NEW ORLEANS – Lions-Saints Final Thoughts: Injured ankle vs. passing hand for Matthew Stafford; support for Eric Ebron; Lions and Saints to watch; life without AP.
Injury effect: In Stafford's case, the ankle injury he sustained in last week's loss to Carolina should be far less restricting and debilitating than the finger injuries he sustained in 2011 and again last year.
For one thing, Stafford participated in full practice all week in preparation for today's game. He's listed as questionable for today's matchup. In the portions of practice that are open to the media and in full view – as is standard – it appeared to this observer that he was on his toes when he threw as opposed to standing flat-footed.
That means he had a solid base and his regular throwing motion. Whether he is limited on full rollouts and scrambles and has stamina for the full 65 plays or so remains to be seen.
It was a different story altogether on two occasions when Stafford played with injured fingers on his passing hand. The results can be documented, as follows:
Stafford played a 2011 road game against the Chicago Bears with a broken finger. In windy conditions, he had four interceptions against one touchdown. The next week against Carolina he had recovered enough to throw five TD passes against two picks.
And last year, he played the last three games and the playoff loss to Seattle wearing a glove to protect a severe finger injury. He had two TD passes against three interceptions in the four games combined, and the Lions went 0-4.
Head coach Jim Caldwell does not discuss injuries in any detail, but he did acknowledge that in general an ankle injury is less limiting for a quarterback than a hand injury.
"I certainly wouldn't want to minimize anything that our guys go through," Caldwell said. "It's all difficult. But I'm certain that particular appendage would give you a few more problems."
Former Lions linebacker Chris Spielman, the color analyst for the Fox network telecast of today's game, put it this way: "I'd take 100 ankle injuries over one hand injury."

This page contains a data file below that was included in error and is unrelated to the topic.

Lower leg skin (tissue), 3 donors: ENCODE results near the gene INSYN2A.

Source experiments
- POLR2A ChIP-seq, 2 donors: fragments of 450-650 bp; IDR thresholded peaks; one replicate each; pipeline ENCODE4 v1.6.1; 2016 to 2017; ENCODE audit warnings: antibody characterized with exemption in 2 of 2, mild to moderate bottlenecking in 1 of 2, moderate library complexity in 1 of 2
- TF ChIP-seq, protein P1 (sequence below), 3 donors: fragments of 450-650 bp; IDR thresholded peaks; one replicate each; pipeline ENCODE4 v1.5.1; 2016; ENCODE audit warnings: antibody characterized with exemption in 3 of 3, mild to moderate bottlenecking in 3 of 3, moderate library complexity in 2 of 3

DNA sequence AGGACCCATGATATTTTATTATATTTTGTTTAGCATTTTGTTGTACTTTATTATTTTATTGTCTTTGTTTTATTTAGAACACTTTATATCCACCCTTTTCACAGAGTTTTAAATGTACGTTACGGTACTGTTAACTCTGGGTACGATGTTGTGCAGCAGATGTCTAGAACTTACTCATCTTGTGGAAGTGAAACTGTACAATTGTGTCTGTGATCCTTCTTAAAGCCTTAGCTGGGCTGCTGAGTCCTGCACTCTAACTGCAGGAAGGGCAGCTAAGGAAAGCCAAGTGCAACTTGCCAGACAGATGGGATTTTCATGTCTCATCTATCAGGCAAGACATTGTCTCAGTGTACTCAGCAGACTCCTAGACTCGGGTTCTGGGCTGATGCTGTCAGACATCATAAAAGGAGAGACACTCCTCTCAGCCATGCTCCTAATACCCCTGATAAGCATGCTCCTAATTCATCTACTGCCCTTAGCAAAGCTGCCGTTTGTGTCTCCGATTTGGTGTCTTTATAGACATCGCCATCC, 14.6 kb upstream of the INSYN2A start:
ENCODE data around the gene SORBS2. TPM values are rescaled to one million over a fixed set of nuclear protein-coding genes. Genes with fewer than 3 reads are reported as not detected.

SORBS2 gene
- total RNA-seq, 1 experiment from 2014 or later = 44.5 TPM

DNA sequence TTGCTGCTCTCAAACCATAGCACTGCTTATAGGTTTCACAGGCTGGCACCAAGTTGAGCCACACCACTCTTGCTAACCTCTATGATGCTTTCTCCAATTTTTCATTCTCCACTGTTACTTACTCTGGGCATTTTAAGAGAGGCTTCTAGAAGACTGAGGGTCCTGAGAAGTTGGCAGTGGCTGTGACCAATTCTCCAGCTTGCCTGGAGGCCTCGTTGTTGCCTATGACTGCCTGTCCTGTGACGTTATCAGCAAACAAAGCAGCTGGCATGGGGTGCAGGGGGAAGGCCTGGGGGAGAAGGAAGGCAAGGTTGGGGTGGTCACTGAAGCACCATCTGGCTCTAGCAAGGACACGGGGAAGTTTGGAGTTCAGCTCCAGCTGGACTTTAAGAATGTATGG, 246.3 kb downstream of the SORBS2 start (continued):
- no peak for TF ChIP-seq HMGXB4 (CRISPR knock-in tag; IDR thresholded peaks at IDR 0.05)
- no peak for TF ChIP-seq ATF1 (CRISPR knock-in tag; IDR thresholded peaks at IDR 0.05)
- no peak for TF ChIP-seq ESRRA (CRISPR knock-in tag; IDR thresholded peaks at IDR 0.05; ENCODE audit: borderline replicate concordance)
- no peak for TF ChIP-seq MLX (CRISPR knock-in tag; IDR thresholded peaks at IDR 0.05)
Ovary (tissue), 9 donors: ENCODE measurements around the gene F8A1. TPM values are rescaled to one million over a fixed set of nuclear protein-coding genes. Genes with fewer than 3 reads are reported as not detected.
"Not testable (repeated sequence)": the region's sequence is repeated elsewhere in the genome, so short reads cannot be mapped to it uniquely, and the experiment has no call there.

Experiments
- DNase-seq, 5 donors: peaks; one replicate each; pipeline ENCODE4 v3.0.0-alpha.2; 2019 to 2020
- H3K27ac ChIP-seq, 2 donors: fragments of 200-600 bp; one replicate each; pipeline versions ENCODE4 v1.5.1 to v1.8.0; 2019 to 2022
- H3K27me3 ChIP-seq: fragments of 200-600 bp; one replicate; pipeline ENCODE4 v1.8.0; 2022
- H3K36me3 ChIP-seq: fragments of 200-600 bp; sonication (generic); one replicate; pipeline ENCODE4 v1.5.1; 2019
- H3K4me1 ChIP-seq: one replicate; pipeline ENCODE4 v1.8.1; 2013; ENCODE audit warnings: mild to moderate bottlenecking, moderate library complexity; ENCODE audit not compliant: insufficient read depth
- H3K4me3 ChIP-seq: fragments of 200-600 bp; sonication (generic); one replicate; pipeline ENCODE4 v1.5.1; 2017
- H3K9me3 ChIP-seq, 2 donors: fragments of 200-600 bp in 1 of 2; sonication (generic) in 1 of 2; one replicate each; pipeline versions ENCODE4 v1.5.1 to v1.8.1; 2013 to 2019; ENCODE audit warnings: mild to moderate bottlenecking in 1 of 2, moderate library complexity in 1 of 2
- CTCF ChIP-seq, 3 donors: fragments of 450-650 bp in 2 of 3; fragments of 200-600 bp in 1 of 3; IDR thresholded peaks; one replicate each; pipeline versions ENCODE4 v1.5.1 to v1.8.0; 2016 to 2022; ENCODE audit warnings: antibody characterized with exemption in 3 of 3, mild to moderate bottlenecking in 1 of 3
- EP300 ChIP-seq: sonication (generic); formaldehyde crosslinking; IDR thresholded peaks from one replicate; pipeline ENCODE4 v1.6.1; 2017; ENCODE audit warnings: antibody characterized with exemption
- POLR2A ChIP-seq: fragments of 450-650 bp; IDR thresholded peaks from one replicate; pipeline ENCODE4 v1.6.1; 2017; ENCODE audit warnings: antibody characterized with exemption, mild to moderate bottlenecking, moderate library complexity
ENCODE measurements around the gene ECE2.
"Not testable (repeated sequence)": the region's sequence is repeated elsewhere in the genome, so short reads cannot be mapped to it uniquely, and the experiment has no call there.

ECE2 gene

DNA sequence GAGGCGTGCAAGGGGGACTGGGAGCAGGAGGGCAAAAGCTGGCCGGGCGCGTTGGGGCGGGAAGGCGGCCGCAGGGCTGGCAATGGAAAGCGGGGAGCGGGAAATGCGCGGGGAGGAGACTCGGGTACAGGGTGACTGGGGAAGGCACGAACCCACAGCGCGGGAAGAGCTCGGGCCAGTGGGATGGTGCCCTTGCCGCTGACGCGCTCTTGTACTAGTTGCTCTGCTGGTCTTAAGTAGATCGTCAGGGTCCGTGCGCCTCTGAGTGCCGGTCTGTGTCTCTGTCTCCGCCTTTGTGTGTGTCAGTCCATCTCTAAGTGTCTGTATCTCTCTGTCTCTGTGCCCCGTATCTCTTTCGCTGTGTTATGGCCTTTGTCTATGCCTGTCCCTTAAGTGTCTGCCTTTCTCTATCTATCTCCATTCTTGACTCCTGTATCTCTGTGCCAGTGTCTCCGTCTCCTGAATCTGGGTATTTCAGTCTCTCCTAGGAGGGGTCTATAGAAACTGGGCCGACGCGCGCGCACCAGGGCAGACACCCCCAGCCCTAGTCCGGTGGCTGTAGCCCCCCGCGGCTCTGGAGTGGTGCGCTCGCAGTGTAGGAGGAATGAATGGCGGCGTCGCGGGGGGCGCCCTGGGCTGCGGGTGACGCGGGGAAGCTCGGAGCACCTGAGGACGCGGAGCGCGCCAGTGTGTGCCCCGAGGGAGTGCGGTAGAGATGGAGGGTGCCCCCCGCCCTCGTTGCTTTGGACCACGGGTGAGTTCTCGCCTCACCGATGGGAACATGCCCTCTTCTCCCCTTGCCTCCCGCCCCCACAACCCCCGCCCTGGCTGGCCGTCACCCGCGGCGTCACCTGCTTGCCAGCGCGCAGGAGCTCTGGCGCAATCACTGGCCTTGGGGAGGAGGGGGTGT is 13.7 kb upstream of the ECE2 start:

Ebron embrace:If support from teammates produces results, tight end Eric Ebron is due for a breakout performance. He got welcome advice when he reached out to Stafford after a poor performance against Carolina, and the locker room is solidly behind him.
"I just want to remind him, you're a heck of a player," said Golden Tate. "You're here for a reason. We need you in order to go where we want to go."
It would be a different story for a player who doesn't work hard. That has not been an issue with Ebron.
"You don't see that in him," Tate said. "He just wants it so bad."
Lion to watch:Someone has to step up with the loss of defensive tackle Haloti Ngata for the season, and second-year tackle A'Shawn Robinson is a candidate to step up his game. He has only one tackle for loss and one quarterback hit.
Ngata was still a powerful interior force in his 12thyear. He had two sacks and could dominate at times.
"That's a loss that you want to look at," said defensive coordinator Teryl Austin. "We have guys that are very capable in there, but you also have a guy (Ngata) that's been a proven, proven run stopper for a lot of years in this league."
Saints to watch: The trade of Peterson allows the Saints to settle in with the tailback rotation of Mark Ingram and rookie Alvin Kamara. They've both been productive in yards per carry, and their receiving skills are an extension of the run game.
Lions' road-field advantage? That could be the case, based on the Saints' recent record at home and how the Lions have played on the road under head coach Jim Caldwell. Here's the breakdown of recent stats:
Saints at home: 0-1 this year and 11-13 the last three seasons with home records of 4-4, 4-4 and 3-5. Combined record: 11-14.
Lions on road:2-0 this year and 10-14 last three years with road records of 3-5, 3-5 and 4-4.
Combined road record: 12-14.
Lions' advantage:2-0 on the road vs. the Saints the last two years.
The Peterson Principle: The Lions are seeing first hand for the second time in three weeks how teams move on from some of the biggest stars when they lose their value.
Today it's the Saints, who traded Adrian Peterson earlier in the week to give rookie Alvin Kamara more playing time. Two weeks ago it was the Vikings, who released Peterson in February and drafted Dalvin Cook.
Both head coaches – the Saints' Sean Payton and Vikings' Mike Zimmer – said nice things about Peterson but stressed the versatility of the rookies.